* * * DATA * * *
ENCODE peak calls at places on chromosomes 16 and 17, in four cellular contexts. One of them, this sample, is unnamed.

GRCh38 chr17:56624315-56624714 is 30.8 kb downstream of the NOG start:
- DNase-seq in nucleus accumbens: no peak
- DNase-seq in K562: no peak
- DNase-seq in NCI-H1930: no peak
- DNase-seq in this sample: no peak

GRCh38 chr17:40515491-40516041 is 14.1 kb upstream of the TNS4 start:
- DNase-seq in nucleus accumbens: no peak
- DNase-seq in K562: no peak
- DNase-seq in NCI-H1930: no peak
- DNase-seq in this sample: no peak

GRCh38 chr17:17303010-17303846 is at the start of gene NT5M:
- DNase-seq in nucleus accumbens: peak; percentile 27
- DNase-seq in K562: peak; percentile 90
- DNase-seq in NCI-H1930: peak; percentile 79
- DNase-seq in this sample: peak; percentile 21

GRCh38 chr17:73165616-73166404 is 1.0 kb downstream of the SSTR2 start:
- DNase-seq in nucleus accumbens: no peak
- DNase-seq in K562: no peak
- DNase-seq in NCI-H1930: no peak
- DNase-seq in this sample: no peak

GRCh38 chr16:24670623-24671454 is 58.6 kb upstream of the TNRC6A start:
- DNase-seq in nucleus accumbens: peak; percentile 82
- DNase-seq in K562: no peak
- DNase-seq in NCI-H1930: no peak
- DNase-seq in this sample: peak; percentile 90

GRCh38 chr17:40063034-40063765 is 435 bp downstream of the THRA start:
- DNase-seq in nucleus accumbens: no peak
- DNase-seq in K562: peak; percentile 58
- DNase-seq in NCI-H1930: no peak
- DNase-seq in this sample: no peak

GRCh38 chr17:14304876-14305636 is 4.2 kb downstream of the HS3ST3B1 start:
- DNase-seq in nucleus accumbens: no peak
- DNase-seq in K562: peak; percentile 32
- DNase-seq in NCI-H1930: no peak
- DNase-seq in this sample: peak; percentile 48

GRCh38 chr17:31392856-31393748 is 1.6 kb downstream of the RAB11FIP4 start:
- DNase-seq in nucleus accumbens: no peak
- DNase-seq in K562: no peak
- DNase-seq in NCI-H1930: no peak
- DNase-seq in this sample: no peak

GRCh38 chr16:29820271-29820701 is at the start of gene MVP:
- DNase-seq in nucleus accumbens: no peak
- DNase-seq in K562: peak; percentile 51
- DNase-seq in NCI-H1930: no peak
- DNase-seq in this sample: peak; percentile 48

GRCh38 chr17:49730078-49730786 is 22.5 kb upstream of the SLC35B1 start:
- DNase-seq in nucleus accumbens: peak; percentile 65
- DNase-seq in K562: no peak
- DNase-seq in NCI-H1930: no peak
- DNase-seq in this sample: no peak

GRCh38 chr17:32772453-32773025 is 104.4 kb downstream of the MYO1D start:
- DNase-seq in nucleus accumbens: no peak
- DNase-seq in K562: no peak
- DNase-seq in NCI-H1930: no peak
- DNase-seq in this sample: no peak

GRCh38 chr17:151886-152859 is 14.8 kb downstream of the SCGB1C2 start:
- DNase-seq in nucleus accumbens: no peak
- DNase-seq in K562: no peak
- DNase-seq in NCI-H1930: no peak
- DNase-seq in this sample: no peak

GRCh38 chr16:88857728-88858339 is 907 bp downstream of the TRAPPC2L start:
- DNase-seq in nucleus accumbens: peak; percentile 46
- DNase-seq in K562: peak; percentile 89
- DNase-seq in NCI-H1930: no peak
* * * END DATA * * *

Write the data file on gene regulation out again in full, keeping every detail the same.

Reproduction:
ENCODE peak calls at places on chromosomes 16 and 17, in four cellular contexts. One of them, this sample, is unnamed.

GRCh38 chr17:56624315-56624714 is 30.8 kb downstream of the NOG start:
- DNase-seq in nucleus accumbens: no peak
- DNase-seq in K562: no peak
- DNase-seq in NCI-H1930: no peak
- DNase-seq in this sample: no peak

GRCh38 chr17:40515491-40516041 is 14.1 kb upstream of the TNS4 start:
- DNase-seq in nucleus accumbens: no peak
- DNase-seq in K562: no peak
- DNase-seq in NCI-H1930: no peak
- DNase-seq in this sample: no peak

GRCh38 chr17:17303010-17303846 is at the start of gene NT5M:
- DNase-seq in nucleus accumbens: peak; percentile 27
- DNase-seq in K562: peak; percentile 90
- DNase-seq in NCI-H1930: peak; percentile 79
- DNase-seq in this sample: peak; percentile 21

GRCh38 chr17:73165616-73166404 is 1.0 kb downstream of the SSTR2 start:
- DNase-seq in nucleus accumbens: no peak
- DNase-seq in K562: no peak
- DNase-seq in NCI-H1930: no peak
- DNase-seq in this sample: no peak

GRCh38 chr16:24670623-24671454 is 58.6 kb upstream of the TNRC6A start:
- DNase-seq in nucleus accumbens: peak; percentile 82
- DNase-seq in K562: no peak
- DNase-seq in NCI-H1930: no peak
- DNase-seq in this sample: peak; percentile 90

GRCh38 chr17:40063034-40063765 is 435 bp downstream of the THRA start:
- DNase-seq in nucleus accumbens: no peak
- DNase-seq in K562: peak; percentile 58
- DNase-seq in NCI-H1930: no peak
- DNase-seq in this sample: no peak

GRCh38 chr17:14304876-14305636 is 4.2 kb downstream of the HS3ST3B1 start:
- DNase-seq in nucleus accumbens: no peak
- DNase-seq in K562: peak; percentile 32
- DNase-seq in NCI-H1930: no peak
- DNase-seq in this sample: peak; percentile 48

GRCh38 chr17:31392856-31393748 is 1.6 kb downstream of the RAB11FIP4 start:
- DNase-seq in nucleus accumbens: no peak
- DNase-seq in K562: no peak
- DNase-seq in NCI-H1930: no peak
- DNase-seq in this sample: no peak

GRCh38 chr16:29820271-29820701 is at the start of gene MVP:
- DNase-seq in nucleus accumbens: no peak
- DNase-seq in K562: peak; percentile 51
- DNase-seq in NCI-H1930: no peak
- DNase-seq in this sample: peak; percentile 48

GRCh38 chr17:49730078-49730786 is 22.5 kb upstream of the SLC35B1 start:
- DNase-seq in nucleus accumbens: peak; percentile 65
- DNase-seq in K562: no peak
- DNase-seq in NCI-H1930: no peak
- DNase-seq in this sample: no peak

GRCh38 chr17:32772453-32773025 is 104.4 kb downstream of the MYO1D start:
- DNase-seq in nucleus accumbens: no peak
- DNase-seq in K562: no peak
- DNase-seq in NCI-H1930: no peak
- DNase-seq in this sample: no peak

GRCh38 chr17:151886-152859 is 14.8 kb downstream of the SCGB1C2 start:
- DNase-seq in nucleus accumbens: no peak
- DNase-seq in K562: no peak
- DNase-seq in NCI-H1930: no peak
- DNase-seq in this sample: no peak

GRCh38 chr16:88857728-88858339 is 907 bp downstream of the TRAPPC2L start:
- DNase-seq in nucleus accumbens: peak; percentile 46
- DNase-seq in K562: peak; percentile 89
- DNase-seq in NCI-H1930: no peak